Former Kuomintang (KMT) chairperson Hung Hsiu-chu, who briefly showed up at the site on Wednesday to cheer the protesters, told police not to abuse the protesters, a demand that, in light of subsequent developments and the systematic violence against law enforcement officers, was rather ironic.
By lending their support to the movement for their own political aims, members of the KMT like Hung and others may also have helped legitimizing a group that, through its contemptible actions, has demonstrated it is unsuited to be counted as a civic organization in a democracy.
800 Heroes organizers claimed on Wednesday that they had nothing to do with the acts of violence perpetrated during the protests and maintained that those were committed by outsiders who had penetrated the group. Luo Jui-ta, chief executive of 800 Heroes, has announced a temporary halt to the protests.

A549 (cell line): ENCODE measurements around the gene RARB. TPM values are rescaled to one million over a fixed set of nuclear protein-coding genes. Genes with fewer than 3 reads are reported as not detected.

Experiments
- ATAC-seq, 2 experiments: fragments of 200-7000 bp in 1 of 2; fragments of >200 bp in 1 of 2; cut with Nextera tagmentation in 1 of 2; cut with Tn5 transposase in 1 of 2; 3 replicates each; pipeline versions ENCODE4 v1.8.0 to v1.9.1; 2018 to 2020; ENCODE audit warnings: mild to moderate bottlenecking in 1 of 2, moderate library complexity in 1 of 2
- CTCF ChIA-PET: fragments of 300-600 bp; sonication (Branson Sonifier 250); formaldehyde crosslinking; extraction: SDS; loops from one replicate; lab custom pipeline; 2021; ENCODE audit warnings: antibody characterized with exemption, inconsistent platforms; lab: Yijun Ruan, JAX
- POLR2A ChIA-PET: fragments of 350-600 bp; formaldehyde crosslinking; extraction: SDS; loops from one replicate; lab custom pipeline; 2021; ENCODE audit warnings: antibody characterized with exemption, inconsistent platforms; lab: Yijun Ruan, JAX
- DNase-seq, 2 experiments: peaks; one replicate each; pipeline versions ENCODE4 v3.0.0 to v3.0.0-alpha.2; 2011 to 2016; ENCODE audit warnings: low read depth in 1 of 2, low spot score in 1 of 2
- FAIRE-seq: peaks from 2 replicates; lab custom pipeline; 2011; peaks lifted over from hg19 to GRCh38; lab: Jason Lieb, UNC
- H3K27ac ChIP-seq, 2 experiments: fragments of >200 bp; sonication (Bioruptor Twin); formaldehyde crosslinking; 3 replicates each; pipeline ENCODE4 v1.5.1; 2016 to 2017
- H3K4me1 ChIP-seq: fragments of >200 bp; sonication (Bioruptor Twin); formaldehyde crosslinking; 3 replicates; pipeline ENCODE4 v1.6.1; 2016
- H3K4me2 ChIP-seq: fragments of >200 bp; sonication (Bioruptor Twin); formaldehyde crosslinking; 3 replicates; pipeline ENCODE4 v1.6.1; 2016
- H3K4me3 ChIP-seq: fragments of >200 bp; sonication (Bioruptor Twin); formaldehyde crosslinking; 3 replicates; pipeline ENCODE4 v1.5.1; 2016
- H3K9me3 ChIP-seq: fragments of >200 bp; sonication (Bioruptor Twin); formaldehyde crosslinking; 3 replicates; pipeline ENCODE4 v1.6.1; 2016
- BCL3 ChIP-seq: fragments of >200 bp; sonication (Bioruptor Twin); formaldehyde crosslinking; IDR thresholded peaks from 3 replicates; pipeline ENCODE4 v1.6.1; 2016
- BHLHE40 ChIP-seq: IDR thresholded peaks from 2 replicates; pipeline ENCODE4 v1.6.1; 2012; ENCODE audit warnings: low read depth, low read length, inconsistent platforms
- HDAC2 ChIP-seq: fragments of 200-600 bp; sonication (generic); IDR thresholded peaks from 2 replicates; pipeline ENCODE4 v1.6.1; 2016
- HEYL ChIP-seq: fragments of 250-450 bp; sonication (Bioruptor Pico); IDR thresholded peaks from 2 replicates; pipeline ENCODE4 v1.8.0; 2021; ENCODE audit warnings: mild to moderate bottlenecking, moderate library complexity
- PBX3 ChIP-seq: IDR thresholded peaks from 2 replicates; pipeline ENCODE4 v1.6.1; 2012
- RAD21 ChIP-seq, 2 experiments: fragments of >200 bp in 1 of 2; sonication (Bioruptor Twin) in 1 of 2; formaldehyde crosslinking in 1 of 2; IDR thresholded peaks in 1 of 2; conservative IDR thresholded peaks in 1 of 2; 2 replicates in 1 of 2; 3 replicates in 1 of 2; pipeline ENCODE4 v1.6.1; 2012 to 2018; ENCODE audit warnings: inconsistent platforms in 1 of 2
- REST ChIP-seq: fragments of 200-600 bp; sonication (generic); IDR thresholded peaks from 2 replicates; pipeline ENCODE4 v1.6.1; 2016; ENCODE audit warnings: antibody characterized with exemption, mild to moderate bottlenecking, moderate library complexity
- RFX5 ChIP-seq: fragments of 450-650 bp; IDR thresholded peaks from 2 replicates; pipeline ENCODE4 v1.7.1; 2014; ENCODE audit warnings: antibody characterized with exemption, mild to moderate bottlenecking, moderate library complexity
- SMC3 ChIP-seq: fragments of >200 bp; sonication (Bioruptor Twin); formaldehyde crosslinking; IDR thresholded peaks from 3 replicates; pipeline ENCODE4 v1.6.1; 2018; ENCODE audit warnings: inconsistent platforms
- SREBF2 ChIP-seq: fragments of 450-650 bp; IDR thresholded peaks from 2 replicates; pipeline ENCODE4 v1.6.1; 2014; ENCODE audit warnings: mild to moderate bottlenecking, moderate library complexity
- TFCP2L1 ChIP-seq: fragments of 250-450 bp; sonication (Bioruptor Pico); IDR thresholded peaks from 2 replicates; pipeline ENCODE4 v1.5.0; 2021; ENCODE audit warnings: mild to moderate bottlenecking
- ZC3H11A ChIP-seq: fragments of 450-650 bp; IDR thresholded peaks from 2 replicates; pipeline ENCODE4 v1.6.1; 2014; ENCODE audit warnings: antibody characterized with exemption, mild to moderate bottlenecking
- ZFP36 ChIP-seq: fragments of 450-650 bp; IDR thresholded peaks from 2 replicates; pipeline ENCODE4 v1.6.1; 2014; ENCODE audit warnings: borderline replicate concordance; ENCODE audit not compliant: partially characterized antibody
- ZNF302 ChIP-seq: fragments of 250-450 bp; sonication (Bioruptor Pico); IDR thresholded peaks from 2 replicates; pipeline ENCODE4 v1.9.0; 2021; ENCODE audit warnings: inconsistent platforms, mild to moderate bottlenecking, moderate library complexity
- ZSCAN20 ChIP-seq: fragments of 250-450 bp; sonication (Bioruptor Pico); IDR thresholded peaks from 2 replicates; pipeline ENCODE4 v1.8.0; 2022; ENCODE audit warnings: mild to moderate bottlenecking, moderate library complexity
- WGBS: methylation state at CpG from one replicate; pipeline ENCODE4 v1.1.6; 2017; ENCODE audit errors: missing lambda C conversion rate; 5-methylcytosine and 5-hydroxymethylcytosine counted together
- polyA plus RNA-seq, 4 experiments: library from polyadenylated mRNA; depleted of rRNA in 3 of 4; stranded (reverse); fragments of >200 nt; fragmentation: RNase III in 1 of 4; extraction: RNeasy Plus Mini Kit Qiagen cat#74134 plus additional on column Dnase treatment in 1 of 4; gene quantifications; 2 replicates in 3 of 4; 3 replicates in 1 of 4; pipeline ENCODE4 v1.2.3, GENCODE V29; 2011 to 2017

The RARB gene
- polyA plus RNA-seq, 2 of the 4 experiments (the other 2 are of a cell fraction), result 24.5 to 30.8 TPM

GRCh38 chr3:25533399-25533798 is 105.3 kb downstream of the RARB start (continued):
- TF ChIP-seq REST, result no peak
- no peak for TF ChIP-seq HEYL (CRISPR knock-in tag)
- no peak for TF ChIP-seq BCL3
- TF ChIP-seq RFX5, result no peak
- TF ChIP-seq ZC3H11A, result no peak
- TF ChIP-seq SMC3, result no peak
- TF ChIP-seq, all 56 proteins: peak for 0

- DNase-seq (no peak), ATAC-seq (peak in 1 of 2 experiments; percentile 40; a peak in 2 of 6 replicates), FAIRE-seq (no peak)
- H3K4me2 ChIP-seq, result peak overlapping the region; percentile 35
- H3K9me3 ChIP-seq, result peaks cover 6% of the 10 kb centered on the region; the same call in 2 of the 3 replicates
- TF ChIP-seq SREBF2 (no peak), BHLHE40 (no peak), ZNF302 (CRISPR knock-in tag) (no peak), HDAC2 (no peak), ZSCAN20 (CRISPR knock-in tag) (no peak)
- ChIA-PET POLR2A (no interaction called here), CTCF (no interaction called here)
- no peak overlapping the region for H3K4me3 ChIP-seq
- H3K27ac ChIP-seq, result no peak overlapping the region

Society has been highly critical of the group’s actions, with many commentators stating that attacks on the press and law enforcement, as well as the disturbances caused by their occupation of a children’s hospital, was not the conduct of military officers. Others pointed out the irony of protesters claiming to be fighting to protect the rights of police officers … assaulting police. By lending their support to the movement for their own political aims, members of the KMT like Hung and others may also have helped legitimizing a group that, through its contemptible actions, has demonstrated it is unsuited to be counted as a civic organization in a democracy. For its part, the group has deplored what it calls “double standards” in the government’s response to their protest and its handling of the Sunflower Movement, which, as I pointed out earlier, never threatened journalists or members of the police force. The 800 Heroes group has also made an appeal to the American Institute in Taiwan (AIT), the de facto U.S. embassy in Taiwan, asking the U.S. government to investigate the pension reform issue.